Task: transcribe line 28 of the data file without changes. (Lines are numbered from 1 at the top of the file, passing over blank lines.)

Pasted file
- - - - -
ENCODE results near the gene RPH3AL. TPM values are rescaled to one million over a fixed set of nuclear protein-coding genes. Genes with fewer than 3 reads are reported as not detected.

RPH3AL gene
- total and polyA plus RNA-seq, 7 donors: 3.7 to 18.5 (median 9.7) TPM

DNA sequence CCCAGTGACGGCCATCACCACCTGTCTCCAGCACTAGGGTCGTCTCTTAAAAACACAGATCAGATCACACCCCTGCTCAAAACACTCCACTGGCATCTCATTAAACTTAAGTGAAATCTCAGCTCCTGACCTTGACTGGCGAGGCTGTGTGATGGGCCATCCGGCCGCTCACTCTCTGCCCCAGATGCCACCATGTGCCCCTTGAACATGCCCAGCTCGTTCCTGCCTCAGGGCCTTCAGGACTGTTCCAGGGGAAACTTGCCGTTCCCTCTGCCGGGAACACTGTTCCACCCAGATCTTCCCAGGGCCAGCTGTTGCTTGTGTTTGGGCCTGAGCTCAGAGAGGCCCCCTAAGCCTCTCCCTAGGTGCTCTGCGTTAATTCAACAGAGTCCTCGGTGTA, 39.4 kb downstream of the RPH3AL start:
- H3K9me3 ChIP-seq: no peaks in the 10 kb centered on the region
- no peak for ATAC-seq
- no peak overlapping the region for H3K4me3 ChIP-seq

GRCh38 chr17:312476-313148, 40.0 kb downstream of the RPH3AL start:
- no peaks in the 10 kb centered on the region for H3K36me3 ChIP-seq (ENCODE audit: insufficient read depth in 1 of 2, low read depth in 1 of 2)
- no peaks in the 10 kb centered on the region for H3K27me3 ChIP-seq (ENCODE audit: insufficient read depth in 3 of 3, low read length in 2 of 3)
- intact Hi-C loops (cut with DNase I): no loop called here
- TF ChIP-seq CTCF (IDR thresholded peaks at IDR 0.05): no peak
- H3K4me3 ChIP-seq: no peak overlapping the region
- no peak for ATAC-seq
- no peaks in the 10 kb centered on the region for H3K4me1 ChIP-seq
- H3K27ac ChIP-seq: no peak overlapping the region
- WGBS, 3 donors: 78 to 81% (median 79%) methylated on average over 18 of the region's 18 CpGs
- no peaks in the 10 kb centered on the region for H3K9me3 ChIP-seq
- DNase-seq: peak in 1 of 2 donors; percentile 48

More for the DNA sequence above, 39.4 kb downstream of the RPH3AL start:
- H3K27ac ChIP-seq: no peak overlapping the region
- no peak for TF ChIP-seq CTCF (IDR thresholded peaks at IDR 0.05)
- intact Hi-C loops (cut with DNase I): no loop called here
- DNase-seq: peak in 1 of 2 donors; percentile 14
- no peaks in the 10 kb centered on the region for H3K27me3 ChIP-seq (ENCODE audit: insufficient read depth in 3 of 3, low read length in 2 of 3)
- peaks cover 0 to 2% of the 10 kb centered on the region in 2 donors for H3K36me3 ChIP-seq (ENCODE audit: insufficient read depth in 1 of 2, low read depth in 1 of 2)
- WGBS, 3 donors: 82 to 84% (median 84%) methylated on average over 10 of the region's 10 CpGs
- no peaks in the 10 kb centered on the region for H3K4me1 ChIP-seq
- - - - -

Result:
- no peaks in the 10 kb centered on the region for H3K4me1 ChIP-seq